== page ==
The Federal Reserve Board, the FDIC, FinCEN, the NCUA and the OCC reminded banks to apply a risk-based approach when assessing customer relationships and conducting customer due diligence on anti-money laundering risks.
The SEC, the Federal Reserve Board, the OCC, the Department of Housing and Urban Development, the FDIC and the Federal Housing Finance Agency reassessed several provisions of the Credit Risk Retention Regulation and decided not to propose any changes at this time.
Participants in the EU-U.S. Joint Financial Regulatory Forum highlighted cross-border interagency coordination on (i) financial stability, (ii) climate-related financial risks, (iii) banking and insurance regulation and supervision, (iv) capital markets, (v) operational resilience, (vi) digital finance and (vii) AML/CFT compliance.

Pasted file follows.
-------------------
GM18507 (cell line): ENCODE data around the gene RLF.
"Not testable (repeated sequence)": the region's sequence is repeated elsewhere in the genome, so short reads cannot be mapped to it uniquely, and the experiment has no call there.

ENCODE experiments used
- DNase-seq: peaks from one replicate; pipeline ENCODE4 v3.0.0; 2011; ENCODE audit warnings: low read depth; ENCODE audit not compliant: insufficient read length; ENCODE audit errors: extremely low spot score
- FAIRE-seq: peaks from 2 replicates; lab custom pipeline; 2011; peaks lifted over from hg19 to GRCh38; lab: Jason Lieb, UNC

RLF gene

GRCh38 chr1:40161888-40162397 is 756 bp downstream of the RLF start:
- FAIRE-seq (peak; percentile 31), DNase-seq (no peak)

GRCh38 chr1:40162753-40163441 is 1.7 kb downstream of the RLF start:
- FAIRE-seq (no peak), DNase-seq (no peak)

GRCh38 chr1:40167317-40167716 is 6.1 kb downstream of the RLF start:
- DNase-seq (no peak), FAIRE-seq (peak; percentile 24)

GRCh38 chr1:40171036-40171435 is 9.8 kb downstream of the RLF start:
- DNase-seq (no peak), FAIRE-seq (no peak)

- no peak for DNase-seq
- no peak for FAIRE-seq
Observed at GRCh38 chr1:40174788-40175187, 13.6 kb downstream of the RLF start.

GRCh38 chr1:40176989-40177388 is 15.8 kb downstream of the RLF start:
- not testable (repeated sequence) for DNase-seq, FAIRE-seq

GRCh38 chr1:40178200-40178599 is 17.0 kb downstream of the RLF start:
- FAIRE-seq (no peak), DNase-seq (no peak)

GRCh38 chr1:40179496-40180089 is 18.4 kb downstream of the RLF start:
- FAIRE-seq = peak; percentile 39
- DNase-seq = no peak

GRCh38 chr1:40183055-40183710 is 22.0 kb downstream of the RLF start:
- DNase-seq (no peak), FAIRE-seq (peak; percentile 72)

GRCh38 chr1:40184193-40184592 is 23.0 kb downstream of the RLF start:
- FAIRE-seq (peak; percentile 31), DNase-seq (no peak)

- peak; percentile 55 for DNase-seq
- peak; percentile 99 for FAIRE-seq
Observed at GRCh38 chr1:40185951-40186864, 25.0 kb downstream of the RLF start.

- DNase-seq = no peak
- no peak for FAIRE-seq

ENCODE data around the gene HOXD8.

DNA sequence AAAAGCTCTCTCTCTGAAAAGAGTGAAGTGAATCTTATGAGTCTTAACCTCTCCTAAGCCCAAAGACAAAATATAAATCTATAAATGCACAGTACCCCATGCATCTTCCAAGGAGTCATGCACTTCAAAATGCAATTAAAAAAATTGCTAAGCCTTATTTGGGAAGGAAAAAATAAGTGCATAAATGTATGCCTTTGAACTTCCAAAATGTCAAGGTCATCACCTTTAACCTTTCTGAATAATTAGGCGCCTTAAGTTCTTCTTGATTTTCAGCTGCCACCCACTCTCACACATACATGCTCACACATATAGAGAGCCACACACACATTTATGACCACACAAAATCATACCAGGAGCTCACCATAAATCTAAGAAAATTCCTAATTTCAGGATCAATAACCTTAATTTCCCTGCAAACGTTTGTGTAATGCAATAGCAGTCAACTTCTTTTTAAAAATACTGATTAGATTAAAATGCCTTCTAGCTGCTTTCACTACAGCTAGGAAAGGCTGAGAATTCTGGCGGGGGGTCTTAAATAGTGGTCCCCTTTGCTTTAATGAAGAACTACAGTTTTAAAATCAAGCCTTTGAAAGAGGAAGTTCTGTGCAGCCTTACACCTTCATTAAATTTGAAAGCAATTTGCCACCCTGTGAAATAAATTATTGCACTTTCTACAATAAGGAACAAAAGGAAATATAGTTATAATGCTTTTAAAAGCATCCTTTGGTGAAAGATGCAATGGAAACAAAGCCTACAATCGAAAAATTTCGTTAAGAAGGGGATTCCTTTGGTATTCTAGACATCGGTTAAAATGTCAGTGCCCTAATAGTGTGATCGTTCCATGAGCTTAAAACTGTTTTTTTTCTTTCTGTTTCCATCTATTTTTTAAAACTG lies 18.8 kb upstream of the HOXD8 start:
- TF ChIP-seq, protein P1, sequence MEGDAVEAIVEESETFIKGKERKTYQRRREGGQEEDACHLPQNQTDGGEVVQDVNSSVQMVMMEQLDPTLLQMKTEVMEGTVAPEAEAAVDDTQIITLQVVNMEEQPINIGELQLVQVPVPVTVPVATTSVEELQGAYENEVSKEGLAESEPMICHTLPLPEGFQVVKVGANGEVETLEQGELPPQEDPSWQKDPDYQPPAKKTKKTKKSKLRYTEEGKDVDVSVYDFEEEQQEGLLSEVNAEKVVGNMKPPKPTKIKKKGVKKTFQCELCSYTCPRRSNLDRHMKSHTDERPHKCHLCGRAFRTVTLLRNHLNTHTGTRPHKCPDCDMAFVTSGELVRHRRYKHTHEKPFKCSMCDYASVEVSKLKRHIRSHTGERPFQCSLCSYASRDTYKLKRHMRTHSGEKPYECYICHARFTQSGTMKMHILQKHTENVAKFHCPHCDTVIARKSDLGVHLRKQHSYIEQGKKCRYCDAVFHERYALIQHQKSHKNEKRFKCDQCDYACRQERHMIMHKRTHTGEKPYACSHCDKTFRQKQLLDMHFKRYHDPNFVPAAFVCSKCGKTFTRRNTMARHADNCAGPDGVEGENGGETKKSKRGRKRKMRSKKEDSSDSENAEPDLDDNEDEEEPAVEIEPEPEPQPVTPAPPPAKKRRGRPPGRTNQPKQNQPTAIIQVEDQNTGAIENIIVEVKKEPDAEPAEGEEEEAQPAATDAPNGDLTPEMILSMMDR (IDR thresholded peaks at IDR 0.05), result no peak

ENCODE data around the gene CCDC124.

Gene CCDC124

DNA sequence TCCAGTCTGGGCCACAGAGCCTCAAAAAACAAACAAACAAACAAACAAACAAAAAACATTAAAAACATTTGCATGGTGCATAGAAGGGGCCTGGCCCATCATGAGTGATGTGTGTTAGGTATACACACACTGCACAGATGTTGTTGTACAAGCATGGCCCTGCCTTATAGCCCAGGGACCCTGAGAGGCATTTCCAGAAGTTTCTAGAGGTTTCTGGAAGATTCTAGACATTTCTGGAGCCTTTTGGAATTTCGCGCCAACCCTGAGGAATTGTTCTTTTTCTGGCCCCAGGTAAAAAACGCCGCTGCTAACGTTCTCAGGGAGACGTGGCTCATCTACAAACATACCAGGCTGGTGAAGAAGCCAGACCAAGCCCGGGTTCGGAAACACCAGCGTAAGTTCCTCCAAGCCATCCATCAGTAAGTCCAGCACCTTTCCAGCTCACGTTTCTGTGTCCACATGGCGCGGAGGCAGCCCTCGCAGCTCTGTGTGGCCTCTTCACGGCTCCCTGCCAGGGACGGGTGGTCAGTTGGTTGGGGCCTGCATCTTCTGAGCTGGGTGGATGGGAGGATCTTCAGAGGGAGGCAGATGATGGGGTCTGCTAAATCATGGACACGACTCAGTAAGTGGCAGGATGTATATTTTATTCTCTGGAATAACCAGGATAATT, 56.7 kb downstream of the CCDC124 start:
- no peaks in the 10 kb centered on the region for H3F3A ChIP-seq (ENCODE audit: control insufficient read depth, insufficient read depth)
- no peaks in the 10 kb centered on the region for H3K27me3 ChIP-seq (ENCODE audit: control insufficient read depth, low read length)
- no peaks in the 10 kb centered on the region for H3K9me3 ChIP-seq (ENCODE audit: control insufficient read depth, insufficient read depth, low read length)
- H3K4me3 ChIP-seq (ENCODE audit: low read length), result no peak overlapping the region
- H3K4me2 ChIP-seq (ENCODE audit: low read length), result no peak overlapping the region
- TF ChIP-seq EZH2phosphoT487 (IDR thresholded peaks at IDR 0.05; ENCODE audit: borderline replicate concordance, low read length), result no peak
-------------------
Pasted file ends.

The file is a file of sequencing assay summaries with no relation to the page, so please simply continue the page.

In a joint statement, the Federal Reserve Board, the CFPB, the FDIC, the National Credit Union Administration and the OCC, as well as state bank and credit union regulators, emphasized the importance of continued progress in transitioning away from LIBOR.
Banking agencies proposed a rule that would require mortgage originators and secondary market issuers to "adopt policies, practices, procedures, and control systems to ensure that automated valuation models used in certain credit decisions or covered securitization determinations adhere to quality control standards."